Dinka Ngok Chiefs and Misseriya Leaders To Restore Traditional Mechanisms of Monitoring Pastoral Migration in Abyei Area

Khartoum, 4 July 2007: Mutual trust between the Misseriya and Dinka Ngok was enhanced as leaders of both communities met in Abyei to discuss ways of restoring the traditional mechanisms of monitoring pastoral migration that has suffered the effects of a prolonged civil conflict. The meeting resulted in a joint statement in which traditional leaders of the Dinka Ngok and Misseriya communities agreed on a set of concrete measures, including the formation of Leaders’ Committee to coordinate and direct the annual migration movement of Misseriya nomads. Attached is a text of the joint statement signed on July 21st at the conclusion of the Abyei Forum.

The Misseriya cattle herders, also known as Baggara, move according to a biannual seasonal migration. Every year, during the months of November and December- the period marking the end of the rainy season in the south- the Misseriya move their cattle from South Kordofan into Abyei area in search of green pasture for their cattle. They would remain in Abyei area until the beginning of the rainy season around May to June. During this migration, they use three routes. The eastern route follows the axis of Dibab-Nyama-Fa al-Dumboloya-Abu Kadama. The central route follows the Namatein-Siteb-Al Agad-Ajangaw line while the western route goes from Abu Jabra to Bahral Arab.

Discussions at the Abyei Forum focused on the central route while addressing issues related to the annual nomadic migration such as competition over water and grazing resources; timing of the migration; consequences of the new Padang National Reserve Park on the grassland area and migration route; control of large herds near farming areas; information flow on security situation; and the environmental consequences of the burning of grassland. The Misseriya and Dinka Ngok leaders also agreed that the chiefdom of Misseriya Aulad Umran and other ethnic groups in the area should be included in the next conference.


In the past, the Misseriya and Dinka Ngok used to hold annual tribal meetings (zufur) along the Bahr El Arab/Kiir River, during which they would discuss all conflicts related to the migration season and try to find settlement arrangements, including extreme cases involving homicide and abduction. The Abyei Forum marks a clear intention by both communities to restore this old tradition of conflict resolution, peace promotion and reconciliation.

The Abyei Area is considered as the bridge between the north and south of Sudan. The Misseriya and the Dinka Ngok have long shared resources in the area. But the two-decade long civil war sparked the dispute over the oil-rich Abyei territory. Following the signing of the 2005 Comprehensive Peace Agreement, Abyei Boundary Commission was established to determine the exact border, based on historical records and community testimonies. The Commission's findings have been disputed since July 2005. This week the Joint Executive Committee that includes members of the National Congress Party (NCP) and Sudan People’s Liberation Movement (SPLM), agreed to establish a six-member committee to work towards a permanent solution to the Abyei issue.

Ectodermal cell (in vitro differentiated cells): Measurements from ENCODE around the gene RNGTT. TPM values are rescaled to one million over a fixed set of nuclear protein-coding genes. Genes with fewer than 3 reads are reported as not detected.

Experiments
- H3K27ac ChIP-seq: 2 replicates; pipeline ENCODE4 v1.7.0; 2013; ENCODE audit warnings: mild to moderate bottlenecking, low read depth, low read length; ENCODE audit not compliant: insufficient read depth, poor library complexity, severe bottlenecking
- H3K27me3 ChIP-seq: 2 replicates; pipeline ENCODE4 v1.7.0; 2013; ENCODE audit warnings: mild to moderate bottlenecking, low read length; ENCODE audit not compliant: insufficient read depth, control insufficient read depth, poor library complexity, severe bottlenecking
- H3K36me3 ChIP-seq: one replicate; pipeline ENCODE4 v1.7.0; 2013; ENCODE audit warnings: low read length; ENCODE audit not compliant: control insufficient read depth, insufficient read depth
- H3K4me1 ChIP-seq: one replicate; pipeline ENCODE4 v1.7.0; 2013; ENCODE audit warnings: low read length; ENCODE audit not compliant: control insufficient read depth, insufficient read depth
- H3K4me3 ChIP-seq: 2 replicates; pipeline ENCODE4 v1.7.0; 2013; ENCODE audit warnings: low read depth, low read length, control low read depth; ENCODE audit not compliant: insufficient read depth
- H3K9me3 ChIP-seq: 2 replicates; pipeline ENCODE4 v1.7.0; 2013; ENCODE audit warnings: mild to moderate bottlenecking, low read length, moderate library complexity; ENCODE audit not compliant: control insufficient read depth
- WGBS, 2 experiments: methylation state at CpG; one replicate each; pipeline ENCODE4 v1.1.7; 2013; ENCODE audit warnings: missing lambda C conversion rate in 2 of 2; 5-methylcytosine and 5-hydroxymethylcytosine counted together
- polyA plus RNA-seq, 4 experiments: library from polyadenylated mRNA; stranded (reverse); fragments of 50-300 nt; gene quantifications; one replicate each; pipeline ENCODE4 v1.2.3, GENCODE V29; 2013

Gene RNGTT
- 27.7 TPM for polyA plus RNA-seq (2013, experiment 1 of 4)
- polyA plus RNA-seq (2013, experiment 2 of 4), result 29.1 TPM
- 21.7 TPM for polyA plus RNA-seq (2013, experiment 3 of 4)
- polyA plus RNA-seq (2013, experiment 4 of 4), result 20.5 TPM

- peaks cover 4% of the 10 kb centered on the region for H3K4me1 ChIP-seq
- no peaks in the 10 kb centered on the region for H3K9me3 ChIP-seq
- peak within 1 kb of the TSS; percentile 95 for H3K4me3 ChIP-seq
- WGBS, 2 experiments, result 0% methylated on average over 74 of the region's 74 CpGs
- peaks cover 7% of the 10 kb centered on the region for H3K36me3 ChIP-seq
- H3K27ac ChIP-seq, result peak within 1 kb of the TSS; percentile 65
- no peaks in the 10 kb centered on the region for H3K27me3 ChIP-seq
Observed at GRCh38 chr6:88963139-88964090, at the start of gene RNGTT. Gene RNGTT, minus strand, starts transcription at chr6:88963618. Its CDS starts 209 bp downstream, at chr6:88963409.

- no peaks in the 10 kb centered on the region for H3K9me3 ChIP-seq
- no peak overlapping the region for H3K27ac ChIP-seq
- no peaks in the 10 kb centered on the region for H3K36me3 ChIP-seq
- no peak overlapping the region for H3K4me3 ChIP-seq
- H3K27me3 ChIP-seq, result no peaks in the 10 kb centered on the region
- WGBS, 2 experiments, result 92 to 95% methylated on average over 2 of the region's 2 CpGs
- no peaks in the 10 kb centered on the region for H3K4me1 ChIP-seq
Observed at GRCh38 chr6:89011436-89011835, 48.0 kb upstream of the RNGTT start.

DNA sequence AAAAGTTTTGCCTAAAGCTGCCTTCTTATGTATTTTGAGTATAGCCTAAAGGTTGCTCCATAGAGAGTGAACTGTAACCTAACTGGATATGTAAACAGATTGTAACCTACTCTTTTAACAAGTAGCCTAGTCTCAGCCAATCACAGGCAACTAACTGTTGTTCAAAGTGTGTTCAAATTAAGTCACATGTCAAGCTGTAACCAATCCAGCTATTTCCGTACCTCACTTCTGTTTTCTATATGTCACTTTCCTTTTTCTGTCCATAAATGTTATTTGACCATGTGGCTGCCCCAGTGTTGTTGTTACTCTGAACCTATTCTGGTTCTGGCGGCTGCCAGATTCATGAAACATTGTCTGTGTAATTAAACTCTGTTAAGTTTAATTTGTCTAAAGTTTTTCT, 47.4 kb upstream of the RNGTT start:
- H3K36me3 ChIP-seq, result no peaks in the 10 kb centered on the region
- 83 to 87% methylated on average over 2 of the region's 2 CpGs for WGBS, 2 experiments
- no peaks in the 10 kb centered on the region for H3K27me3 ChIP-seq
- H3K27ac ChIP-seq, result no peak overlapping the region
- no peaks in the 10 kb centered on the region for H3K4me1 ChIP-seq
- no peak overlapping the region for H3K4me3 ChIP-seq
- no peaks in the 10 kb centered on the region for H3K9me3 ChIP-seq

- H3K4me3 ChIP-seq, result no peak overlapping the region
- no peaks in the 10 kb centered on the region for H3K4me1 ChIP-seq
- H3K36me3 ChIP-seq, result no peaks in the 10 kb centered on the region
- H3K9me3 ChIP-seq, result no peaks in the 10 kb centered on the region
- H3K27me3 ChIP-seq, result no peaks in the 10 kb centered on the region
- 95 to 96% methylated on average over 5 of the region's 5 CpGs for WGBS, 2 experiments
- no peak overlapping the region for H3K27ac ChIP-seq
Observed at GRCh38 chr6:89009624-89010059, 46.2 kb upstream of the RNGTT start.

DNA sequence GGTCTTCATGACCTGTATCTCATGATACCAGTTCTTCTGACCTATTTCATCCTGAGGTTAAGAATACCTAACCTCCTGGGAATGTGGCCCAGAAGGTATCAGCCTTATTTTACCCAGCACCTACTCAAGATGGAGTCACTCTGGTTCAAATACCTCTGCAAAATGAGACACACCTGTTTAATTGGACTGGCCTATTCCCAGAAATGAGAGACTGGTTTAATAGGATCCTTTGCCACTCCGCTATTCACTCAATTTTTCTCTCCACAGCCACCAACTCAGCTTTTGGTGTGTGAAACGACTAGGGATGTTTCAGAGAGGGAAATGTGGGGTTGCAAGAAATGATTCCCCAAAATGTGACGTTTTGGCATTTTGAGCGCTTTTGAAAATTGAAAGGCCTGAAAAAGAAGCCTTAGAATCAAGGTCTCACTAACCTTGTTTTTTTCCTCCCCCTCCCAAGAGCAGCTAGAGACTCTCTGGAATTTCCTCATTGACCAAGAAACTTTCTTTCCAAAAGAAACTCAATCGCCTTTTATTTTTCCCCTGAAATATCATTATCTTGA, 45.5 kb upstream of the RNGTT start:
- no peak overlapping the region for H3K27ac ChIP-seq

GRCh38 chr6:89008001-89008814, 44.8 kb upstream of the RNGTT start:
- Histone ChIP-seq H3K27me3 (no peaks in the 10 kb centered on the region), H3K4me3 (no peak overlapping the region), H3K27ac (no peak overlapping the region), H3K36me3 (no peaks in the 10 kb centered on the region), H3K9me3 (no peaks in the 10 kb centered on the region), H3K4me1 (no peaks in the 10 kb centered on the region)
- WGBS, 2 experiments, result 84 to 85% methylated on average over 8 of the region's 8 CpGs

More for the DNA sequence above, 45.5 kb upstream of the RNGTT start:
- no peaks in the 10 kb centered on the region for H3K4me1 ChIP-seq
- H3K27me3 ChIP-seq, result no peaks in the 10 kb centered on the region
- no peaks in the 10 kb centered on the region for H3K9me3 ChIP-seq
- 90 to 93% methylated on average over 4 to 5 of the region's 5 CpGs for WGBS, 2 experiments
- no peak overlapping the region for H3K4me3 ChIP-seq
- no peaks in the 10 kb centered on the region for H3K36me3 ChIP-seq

The joint statement signed at the conclusion of the Abyei Forum marks another step toward community peace and reconciliation. In addition to the participation of 24 traditional leaders from Dinka Ngok and Misseriya communities, representatives of the Administration Unit Executive Team, Joint Integrated Unit, UNDP, UNMIS and UN agencies, INGOs and National NGOs in Abyei also attended the Forum.

The Forum was organized by UNDP following a request from the leaders of the two communities. With the generous support of UK Department for International Development (DFID) and the Embassy of the Netherlands for the Recovery of Abyei Area through Good Governance and Poverty Reduction project, UNDP assists Abyei communities to peacefully resolve their differences at the grassroots level by organizing similar events for leaders, women and youth.

In support of sustainable reintegration of the war-affected populations in the area, the project is also constructing water yards, grinding mills and market centers; training beneficiaries on how to operate these basic infrastructures; organizing gender training sessions; and supporting women’s networks to advocate for an increased participation of women in decision-making processes. To promote access to justice and human rights, the project trains police in Abyei and Agok in collaboration with UN Police, and trains members of Abyei Human Rights group who in their turn have started promoting human rights at community levels. In addition, the project has constructed and furnished the first traditional Chief’s Court and a police station in Abyei Town, and built and furnished a Justice & Confidence Centre to be soon handed-over to the local authority.

***

For more information on the Recovery of Abyei Area through Good Governance and Poverty Reduction project please contact:

Gul Mohammed Fazli: Head Of Office. UNDP Sudan: gul.fazli@undp.org
Edith Rotich: Governance Officer. UNDP Sudan: edith.rotich@undp.org
Aicha Elbasri: Communications Manager. UNDP Sudan: aicha.elbasri@undp.org
Please visit the project’s webpage: www.sd.undp.org/projects/abyei/abyei.htm

***

UNDP is the UN’s global development network, advocating for change and connecting countries to knowledge, experience and resources to help people build a better life.